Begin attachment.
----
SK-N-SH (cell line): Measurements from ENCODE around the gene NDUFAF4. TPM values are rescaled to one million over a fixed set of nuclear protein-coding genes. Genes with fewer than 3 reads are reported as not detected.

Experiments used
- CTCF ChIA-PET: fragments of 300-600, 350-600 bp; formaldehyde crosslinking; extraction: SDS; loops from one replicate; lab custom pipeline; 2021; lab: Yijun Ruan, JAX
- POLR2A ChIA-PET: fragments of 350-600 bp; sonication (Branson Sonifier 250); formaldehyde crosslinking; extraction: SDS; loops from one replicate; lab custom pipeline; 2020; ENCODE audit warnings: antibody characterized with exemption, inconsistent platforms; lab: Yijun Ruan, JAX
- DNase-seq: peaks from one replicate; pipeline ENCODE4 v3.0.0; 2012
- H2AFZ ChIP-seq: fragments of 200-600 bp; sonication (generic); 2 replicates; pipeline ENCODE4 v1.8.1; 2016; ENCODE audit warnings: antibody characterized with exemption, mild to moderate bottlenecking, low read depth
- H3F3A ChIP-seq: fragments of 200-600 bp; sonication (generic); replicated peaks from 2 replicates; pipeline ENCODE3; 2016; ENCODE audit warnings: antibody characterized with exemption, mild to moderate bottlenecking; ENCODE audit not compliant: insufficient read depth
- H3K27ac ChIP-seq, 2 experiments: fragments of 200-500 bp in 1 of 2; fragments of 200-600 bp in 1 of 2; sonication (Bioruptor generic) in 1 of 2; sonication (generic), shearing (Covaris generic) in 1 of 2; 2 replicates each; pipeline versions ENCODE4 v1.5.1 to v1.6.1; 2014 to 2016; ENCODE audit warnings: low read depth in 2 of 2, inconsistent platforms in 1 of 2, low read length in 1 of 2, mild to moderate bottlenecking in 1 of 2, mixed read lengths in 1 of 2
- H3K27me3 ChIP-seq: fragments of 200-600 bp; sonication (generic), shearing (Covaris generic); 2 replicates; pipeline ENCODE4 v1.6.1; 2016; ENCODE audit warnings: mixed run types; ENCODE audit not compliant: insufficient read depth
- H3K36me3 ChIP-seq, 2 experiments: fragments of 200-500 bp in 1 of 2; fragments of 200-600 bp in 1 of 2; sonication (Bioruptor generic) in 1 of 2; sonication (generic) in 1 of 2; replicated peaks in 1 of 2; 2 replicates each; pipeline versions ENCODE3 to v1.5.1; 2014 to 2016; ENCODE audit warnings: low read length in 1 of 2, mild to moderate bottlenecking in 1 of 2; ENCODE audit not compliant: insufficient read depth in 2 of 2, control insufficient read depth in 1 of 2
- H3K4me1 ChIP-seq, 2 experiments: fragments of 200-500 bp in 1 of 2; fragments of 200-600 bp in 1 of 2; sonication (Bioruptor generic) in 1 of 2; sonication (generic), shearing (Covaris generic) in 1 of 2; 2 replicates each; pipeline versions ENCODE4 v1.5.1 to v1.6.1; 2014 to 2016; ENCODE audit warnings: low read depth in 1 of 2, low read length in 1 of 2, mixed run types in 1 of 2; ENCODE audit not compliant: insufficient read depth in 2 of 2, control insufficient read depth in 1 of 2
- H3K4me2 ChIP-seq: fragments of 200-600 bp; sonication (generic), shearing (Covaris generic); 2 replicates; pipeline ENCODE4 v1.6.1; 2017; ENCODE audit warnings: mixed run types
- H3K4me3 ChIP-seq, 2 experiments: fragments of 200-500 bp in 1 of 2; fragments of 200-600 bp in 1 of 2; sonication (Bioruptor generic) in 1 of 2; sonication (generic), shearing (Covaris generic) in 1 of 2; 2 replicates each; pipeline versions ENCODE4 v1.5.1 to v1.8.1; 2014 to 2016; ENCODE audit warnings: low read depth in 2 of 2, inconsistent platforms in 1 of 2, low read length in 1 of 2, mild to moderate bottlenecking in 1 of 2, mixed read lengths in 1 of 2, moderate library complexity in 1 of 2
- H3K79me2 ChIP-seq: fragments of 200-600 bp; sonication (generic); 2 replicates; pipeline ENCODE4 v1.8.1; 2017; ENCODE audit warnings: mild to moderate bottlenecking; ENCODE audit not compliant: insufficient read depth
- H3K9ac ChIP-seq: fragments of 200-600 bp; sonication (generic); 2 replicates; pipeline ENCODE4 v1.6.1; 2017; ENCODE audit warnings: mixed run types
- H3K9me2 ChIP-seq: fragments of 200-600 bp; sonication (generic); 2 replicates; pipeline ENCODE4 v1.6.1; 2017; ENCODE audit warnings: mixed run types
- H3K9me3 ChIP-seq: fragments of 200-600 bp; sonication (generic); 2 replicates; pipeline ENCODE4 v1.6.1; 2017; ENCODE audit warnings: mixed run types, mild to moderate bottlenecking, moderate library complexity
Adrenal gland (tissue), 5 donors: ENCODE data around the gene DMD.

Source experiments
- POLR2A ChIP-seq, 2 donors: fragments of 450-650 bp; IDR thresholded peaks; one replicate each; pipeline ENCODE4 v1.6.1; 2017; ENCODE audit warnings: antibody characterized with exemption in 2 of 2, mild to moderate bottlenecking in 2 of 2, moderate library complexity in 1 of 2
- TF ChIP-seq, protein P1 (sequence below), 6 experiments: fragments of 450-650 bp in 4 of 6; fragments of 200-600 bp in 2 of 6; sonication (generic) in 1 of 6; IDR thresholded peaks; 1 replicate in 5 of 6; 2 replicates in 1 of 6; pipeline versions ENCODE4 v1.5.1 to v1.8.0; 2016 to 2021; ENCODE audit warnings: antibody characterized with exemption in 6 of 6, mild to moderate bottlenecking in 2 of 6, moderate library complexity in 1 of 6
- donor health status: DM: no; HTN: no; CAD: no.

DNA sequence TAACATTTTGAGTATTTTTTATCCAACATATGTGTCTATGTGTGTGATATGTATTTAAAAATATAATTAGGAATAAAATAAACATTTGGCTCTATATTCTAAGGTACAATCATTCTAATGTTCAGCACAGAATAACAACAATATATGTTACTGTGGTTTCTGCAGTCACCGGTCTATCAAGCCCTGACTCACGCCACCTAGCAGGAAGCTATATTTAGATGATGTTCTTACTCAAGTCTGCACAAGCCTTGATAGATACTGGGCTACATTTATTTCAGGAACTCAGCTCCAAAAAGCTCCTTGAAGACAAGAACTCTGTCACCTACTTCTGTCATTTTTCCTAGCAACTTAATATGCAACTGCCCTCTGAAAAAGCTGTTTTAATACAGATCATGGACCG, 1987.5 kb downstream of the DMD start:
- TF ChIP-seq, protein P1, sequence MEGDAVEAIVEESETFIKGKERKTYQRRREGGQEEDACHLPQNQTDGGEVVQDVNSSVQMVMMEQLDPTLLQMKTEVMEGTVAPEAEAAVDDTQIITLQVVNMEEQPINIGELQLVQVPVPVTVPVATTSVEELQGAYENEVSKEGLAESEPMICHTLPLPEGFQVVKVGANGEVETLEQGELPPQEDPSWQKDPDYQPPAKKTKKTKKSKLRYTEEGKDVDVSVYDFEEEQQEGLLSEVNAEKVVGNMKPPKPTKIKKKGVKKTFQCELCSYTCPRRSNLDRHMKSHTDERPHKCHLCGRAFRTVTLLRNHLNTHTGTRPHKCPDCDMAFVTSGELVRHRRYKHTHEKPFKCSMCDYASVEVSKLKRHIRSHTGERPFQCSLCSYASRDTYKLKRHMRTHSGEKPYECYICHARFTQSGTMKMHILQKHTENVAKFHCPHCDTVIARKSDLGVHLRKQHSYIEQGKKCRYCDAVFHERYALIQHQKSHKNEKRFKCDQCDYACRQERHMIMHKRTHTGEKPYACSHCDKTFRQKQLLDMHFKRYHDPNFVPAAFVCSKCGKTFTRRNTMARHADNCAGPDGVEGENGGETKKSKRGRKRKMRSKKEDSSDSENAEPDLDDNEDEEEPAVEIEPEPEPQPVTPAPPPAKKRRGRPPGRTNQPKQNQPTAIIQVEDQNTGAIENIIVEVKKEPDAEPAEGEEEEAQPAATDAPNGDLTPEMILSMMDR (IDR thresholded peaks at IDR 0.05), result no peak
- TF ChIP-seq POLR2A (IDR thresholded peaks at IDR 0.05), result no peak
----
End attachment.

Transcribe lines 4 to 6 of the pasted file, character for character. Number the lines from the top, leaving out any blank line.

- POLR2A ChIA-PET: fragments of 350-600 bp; sonication (Branson Sonifier 250); formaldehyde crosslinking; extraction: SDS; loops from one replicate; lab custom pipeline; 2020; ENCODE audit warnings: antibody characterized with exemption, inconsistent platforms; lab: Yijun Ruan, JAX
- DNase-seq: peaks from one replicate; pipeline ENCODE4 v3.0.0; 2012
- H2AFZ ChIP-seq: fragments of 200-600 bp; sonication (generic); 2 replicates; pipeline ENCODE4 v1.8.1; 2016; ENCODE audit warnings: antibody characterized with exemption, mild to moderate bottlenecking, low read depth